Tuesday, January 8, 2013

I Don't Like Pain. (Avie's Birth)

Really, I'm kind of a wimp, and a pretty whiny one at that.  But, in a totally unpredictable move, I still chose to birth Avie without an epidural.

I can't really say why.  One of my very good friends strongly encouraged me to look into it after her own convictions had been aroused.  She knew I was crunchy and into the natural world, and perhaps that's part of what made her so encouraging, although to her credit, she's pretty much that way anyway, so I think I was just in the right place at the right time.

She wasn't the first friend I knew who'd studied natural birth.  And, though I figured there was probably "something to it," I didn't want to get involved.  Research always makes me change my mind, and I swear I get weirder every single time I begin another fateful Google search.

But I did.  And things fell into place, in that way they do when you know something bigger than you is at work.  I found a great teacher, who offered to reduce the cost of our birthing lessons to practically nothing.  She also said she'd be my doula, although her back surgery ended up getting in the way of that.

I also found the amazing certified nurse midwives who practiced together at Central Utah Clinic Women's Center with some great practice-sharing OB/GYNs they use if complications arise.  As I learned more about birth, I brought some of my own ideas to the table, and the midwives were always very supportive.  They delivered at two hospitals, one of which was especially friendly towards natural childbirth and made all sorts of accommodations.  I couldn't believe how perfect everything was!  I'd really found an ideal situation!

Later on, quite a while after I'd made the commitment to a natural birth, and when Avie was somewhere around 34 weeks, she was given an IUGR diagnosis.  (Basically, she was underweight, and nobody knew why yet.)  I can't say in what way the epidural might not have been good for my specific birthing situation, but I strongly believe that things worked out just the way they needed to.

Because she wasn't growing as she ought to, it became necessary to induce labor.  Not so much fun.  And not the experience I'd dreamt about, where if I was going to be feeling it all, I could at least begin at home instead of  in some sterile room with an audience.  I mean, labor has some pretty intense sensations, and it's really much nicer to deal with all that misery in the dark.  At home.  With your own cozy blankets and bed.

And my last-minute fill-in for my doula, while being a marvelous human being, was a stranger.  I'd literally met her just that morning.  And labor really isn't a time when you want to have to be nice to anybody, let alone extra-nice the way you should be to a visitor.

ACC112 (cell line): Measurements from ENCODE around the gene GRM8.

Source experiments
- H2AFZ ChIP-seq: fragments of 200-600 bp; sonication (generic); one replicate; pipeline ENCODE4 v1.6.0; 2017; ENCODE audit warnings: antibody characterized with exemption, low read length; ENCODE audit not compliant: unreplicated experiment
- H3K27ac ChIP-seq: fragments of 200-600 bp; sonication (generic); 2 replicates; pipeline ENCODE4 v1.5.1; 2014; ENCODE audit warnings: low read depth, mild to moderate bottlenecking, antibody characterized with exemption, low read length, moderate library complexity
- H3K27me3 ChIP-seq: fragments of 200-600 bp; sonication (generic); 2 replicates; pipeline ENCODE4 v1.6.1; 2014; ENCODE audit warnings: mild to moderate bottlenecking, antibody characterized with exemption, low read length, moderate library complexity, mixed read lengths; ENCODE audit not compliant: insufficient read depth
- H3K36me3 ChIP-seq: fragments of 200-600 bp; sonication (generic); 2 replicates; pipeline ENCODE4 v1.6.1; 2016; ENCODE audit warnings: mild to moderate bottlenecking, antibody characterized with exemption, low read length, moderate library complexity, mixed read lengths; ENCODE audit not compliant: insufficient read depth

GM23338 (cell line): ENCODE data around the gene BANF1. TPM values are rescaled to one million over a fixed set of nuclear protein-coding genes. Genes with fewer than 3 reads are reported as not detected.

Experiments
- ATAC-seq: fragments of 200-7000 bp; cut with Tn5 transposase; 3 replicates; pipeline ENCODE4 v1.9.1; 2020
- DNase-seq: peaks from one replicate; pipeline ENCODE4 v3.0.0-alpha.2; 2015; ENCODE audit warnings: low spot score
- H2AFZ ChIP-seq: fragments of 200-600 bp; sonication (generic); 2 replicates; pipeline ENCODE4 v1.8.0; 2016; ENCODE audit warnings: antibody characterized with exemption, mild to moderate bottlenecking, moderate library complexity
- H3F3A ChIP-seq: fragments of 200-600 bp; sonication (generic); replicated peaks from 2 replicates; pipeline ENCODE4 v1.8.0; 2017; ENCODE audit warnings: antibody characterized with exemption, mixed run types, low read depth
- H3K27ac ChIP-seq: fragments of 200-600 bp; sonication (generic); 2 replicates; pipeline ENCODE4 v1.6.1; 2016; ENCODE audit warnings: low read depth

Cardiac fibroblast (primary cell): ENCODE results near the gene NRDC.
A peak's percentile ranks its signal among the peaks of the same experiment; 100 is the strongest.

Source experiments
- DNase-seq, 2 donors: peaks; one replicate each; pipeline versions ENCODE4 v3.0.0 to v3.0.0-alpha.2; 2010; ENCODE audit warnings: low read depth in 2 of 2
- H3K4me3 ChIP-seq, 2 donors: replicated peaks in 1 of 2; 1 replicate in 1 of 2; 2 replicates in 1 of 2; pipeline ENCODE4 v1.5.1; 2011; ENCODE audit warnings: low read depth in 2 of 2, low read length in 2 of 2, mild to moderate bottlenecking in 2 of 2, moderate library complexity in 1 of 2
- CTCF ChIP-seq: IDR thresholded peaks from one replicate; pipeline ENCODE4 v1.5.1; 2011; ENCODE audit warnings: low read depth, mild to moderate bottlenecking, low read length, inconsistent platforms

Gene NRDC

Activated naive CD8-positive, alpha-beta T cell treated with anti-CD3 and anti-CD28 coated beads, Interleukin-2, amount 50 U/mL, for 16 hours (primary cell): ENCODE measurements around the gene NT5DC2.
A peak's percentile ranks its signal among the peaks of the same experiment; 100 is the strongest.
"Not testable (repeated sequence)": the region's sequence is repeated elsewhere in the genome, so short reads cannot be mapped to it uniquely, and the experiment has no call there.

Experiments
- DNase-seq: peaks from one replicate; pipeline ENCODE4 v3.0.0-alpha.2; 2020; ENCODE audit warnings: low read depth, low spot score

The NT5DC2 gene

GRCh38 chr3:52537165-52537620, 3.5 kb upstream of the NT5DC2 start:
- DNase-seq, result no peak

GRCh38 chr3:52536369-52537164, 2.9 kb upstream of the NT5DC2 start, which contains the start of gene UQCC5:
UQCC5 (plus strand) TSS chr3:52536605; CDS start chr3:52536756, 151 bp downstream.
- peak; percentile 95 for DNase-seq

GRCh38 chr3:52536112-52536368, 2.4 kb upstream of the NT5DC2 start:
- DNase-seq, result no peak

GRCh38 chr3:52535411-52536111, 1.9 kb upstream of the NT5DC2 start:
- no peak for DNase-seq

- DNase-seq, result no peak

Suffice it to say, it wasn't a piece of cake.  The pitocin got knocked up to 15, and I was less-than-cheritable to everybody, including Scott.  Then I got downright mean.  And also, I got naked.  (Your body does these weird temperature shifts at different stages of labor.  Sorry, folks, it's true.)  And then I wanted an epidural.  But my midwife, bless her heart, and my husband, bless his, decided to just ignore me.  So I threatened to get up out of that tub and walk my naked self down the hall to the nearest anesthesiologist.

Since nobody believed me, and there was no way I was going anywhere in that amount of pain, I guess you could say they called my bluff.  But about thirty minutes later, I had my baby.  So that worked out.

For all the changes to my wonderful plans, the most important details couldn't have gone any smoother:
1. Avie was born on my Dad's birthday.  Obviously, I hadn't planned for that, but it's kinda cool.
2. She was our Avie.  She was sweet and a fighter and a special soul I was blessed to get acquainted with long before she left my body. (No, that doesn't sound weird.  You're imagining it.)
3. Scott got to deliver her, just as he wanted to.  And I think it thrilled him even more than he thought it would.
4. Avie needed no time in the NICU or any other special treatment... other than an IV in her head for some lame reason I can't remember.
5. The whole thing was roughly five hours, maybe four.  I can't remember.  But relatively quick.
6. Together, Avie and I were drug-free wonders.  Or survivors, at least.

Yes, Avie came just the way she needed to.  Other babies don't need that.  Other moms don't need that.  But, as hard as it was, there was something very emotional about birthing naturally that I think I especially needed with her.

Did I loooove my drug-free experience?  No, but also yes.  Will I do it again someday?  I think so.  But that's a post for another day.

1 comment:


You go girl! I am crunchy too, and birthed Tanner without an epidural. Had a midwife and doula as well! It was a very painful and wonderful experience. More women need to know this is actually an option and definitely one worth fighting for, as you literally have to fight some doctors to be able to have the birth you want.

The thing that surprised me the most- more surprising than the pain or goriness- was how elated and alive and awake I was for several days after. And how I kept re-thinking and replaying the birth over and over again for months and months. I'm so glad I didn't listen to people who said "it's only your child's birth. it's only a few hours of your life." as if that was a way to convince me that doing it naturally was a selfish thing to want. How wrong were they! Yes it was only 12 hours, but it was a very defining few hours of my life that influenced everything after!

A crunchy, granola birth isn't for everyone, and no one is better or worse for having their baby one way or another. But doing it naturally is definitely worth trying for so many physical, emotional and spiritual reasons! Thanks for sharing your experience!